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Behavior Problems in Toddler Boys

by Carly Seifert

The toddler years are full of both joys and challenges. Your sweet baby has turned into an active little one, joyfully hugging and kissing you one moment and kicking and screaming in the throes of a tantrum the next. Having a toddler boy with his seemingly endless energy and fearless behavior presents unique challenges that take patience and awareness to work through.

Short Attention Span

While toddlers aren't exactly known for their ability to focus on one task for any great length of time, Troy L. Parrish -- a therapist in Maryland who works with children who have behavioral problems -- warns that toddler boys have an especially difficult time focusing. So if your little guy doesn't stand a chance of making it through story time at the library -- let alone an outing to the movie theater -- without acting up, rest assured that this is a typical behavioral challenge for boys.

Aggression

The American Academy of Pediatrics states that boys need opportunities to show physical expression, which is likely one of the reasons they enjoy wrestling and roughhousing. This can become a problem, however, when it leads to aggressive behavior towards you or your son's peers. The AAP points out that nearly every culture that has been studied shows that boys are naturally more aggressive than girls. Encourage your toddler to use this energy by running around on the playground, rather than engaging in conflict with his peers.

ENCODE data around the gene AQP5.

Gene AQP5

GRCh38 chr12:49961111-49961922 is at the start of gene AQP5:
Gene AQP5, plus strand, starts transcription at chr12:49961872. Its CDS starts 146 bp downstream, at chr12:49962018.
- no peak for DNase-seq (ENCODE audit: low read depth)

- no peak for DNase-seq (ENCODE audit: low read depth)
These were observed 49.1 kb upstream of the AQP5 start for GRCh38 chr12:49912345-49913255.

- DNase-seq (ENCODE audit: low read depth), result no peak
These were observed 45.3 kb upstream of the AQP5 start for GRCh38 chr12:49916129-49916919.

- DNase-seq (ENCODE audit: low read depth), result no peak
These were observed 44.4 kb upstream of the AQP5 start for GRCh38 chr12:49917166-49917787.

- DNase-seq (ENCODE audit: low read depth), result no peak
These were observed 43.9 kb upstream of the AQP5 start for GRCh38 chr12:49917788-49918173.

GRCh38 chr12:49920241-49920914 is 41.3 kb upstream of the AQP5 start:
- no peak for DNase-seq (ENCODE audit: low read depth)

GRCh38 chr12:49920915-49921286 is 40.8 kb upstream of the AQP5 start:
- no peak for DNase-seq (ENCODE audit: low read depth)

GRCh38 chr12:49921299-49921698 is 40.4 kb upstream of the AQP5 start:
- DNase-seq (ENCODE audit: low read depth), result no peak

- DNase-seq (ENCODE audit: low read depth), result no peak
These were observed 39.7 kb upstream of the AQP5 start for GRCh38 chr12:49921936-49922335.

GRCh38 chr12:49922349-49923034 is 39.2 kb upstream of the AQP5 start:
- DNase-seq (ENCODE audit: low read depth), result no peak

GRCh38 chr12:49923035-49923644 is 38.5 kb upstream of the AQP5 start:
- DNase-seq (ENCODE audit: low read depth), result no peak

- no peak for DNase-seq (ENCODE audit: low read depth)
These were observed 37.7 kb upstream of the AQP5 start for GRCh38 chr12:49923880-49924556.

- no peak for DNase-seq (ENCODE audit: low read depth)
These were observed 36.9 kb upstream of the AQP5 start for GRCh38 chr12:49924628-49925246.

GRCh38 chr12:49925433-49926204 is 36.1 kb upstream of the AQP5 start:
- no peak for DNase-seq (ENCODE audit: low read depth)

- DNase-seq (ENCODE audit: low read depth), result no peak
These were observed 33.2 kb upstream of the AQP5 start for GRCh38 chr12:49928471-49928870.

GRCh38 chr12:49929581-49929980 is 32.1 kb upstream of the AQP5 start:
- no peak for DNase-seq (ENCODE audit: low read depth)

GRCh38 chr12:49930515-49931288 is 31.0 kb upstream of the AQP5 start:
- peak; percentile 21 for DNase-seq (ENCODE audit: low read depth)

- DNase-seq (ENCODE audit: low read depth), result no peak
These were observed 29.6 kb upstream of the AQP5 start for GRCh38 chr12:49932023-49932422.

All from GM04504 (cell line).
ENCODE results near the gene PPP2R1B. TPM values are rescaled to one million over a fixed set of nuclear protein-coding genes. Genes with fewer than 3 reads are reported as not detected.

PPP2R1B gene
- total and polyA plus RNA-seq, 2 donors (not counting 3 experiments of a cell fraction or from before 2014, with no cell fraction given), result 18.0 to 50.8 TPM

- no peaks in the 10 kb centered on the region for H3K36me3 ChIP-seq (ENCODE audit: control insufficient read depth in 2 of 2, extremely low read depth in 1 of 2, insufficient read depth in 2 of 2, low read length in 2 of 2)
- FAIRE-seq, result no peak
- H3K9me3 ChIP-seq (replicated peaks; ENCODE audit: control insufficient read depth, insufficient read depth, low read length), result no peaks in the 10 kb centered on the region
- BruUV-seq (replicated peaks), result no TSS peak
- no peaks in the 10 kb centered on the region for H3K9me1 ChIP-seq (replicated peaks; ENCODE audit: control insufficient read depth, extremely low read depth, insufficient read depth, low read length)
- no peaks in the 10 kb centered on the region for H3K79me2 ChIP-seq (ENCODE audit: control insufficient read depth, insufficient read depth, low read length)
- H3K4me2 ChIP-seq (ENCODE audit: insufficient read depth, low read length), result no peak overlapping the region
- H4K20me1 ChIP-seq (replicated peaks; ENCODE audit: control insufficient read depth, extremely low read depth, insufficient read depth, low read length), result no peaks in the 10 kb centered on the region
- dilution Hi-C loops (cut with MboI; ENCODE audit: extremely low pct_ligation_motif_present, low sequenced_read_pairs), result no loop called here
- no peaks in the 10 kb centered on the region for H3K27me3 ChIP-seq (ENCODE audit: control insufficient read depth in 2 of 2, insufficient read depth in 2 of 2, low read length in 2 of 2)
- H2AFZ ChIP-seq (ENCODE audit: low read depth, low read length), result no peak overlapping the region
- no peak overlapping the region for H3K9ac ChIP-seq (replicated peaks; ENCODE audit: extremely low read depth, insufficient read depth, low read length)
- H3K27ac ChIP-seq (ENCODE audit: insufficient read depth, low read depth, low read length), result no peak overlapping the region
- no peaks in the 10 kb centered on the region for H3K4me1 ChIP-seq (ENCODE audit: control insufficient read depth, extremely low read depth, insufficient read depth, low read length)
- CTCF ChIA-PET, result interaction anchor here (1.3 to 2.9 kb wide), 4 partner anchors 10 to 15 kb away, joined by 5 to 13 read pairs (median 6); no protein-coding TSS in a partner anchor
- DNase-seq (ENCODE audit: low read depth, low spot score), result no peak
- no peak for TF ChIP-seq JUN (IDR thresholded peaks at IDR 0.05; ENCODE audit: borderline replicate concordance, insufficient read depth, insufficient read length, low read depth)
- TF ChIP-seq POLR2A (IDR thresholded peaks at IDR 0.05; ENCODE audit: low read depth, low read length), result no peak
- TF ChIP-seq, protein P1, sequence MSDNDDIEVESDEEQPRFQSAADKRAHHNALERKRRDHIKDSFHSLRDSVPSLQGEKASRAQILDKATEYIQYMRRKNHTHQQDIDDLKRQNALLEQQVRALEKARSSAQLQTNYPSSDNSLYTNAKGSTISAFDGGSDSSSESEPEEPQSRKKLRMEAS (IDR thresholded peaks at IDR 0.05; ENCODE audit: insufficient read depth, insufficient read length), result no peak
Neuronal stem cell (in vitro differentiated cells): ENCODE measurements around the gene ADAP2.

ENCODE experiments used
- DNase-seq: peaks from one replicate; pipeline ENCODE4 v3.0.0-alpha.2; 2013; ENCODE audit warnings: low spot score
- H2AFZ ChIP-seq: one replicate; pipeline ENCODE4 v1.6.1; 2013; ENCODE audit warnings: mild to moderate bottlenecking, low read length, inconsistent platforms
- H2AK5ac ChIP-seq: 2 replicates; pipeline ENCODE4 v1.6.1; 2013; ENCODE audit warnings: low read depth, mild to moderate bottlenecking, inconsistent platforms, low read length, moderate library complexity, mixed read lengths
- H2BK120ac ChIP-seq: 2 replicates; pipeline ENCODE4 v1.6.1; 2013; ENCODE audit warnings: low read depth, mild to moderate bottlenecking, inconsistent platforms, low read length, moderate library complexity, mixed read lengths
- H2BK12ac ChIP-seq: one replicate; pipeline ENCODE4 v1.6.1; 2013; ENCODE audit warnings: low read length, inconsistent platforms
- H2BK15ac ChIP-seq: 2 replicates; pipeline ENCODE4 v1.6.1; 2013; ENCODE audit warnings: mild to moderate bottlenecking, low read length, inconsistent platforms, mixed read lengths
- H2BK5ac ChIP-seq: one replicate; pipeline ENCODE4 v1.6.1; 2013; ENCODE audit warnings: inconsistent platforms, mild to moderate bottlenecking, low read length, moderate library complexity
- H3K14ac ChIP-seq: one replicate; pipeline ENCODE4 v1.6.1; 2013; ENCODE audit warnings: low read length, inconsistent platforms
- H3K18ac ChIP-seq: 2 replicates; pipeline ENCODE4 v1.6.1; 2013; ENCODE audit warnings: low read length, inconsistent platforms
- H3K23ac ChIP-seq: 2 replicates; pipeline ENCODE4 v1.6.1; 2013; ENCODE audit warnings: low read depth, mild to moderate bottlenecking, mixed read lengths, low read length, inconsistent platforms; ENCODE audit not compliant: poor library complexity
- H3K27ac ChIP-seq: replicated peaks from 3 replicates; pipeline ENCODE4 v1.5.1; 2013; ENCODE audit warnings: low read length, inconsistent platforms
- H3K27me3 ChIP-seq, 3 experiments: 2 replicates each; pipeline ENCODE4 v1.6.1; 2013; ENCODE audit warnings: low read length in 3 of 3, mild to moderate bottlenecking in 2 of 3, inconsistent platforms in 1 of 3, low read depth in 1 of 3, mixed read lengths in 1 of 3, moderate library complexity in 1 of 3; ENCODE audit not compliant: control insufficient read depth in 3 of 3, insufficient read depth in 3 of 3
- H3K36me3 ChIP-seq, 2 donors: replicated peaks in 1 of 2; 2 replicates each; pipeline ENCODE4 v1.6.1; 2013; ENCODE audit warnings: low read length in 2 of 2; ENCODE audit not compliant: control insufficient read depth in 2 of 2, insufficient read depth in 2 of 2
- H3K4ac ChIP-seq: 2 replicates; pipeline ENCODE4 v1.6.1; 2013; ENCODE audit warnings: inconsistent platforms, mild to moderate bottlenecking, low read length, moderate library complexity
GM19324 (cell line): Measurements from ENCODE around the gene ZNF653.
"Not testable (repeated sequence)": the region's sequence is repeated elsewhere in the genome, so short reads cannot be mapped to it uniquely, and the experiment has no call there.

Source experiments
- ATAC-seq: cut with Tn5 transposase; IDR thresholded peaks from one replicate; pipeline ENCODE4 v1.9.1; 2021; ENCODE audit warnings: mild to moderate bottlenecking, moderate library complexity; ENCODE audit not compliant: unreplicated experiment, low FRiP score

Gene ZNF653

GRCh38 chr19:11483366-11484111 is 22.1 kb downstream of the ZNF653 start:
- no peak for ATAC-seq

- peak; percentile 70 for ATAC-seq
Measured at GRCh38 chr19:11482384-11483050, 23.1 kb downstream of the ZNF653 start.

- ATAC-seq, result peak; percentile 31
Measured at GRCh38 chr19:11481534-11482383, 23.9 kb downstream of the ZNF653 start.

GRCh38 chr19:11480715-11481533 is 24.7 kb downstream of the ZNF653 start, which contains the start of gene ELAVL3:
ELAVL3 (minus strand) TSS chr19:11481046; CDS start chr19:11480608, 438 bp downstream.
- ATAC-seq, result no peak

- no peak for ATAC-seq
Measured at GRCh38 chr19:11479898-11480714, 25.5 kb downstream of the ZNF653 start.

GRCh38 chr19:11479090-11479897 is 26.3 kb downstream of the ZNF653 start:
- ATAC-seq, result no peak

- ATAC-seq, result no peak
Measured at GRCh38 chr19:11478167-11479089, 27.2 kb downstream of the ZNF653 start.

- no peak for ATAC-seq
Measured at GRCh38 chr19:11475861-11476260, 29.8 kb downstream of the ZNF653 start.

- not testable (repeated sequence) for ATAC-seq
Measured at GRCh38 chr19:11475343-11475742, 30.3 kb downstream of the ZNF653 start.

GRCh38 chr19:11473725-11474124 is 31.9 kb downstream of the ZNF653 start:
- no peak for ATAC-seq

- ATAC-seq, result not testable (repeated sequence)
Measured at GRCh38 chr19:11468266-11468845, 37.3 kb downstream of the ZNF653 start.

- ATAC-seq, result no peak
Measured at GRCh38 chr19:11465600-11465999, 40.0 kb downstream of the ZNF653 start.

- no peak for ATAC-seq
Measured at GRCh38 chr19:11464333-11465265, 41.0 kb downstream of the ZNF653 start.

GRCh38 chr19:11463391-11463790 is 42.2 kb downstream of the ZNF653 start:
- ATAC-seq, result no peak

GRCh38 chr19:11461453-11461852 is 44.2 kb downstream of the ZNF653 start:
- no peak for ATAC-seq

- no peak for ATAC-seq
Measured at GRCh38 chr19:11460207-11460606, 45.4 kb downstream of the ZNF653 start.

Risky Business

In an excerpt from his book "Bringing Up Boys," Dr. James Dobson warns that boys are often more fearless than girls and often begin engaging in risky behaviors during their toddler years. Perhaps your toddler who can barely walk isn't afraid to climb to the tallest slide on the playground as soon as you turn your back, or maybe you have to physically restrain him from jumping into the deep end of your neighborhood pool. Canadian psychologist and professor Barbara Morrongiello believes that boys are willing to take a risk as long as they feel the danger is worth the risk -- and your little man likely thinks that the thrill of going down the tallest slide at the playground is worth it.

Trouble Following Directions

If you aren't having much luck getting your toddler boy to follow directions, you are not alone. Clinical psychologist Dr. Robin Alter says that words don't mean much to busy boys -- and if you want them to listen to you, you'll need to take action. Behavior and chore charts may command his attention in a way that your words don't, as they help him to visualize your expectations and allow him to physically place a sticker or magnet on the chart to correspond with good behavior or a completed chore.

About the Author

Carly Seifert has been a piano instructor since 2001. She has also covered adoption and introducing children to the arts for "Montana Parent Magazine." Seifert graduated from University of California, Irvine with a Bachelor of Arts in drama.

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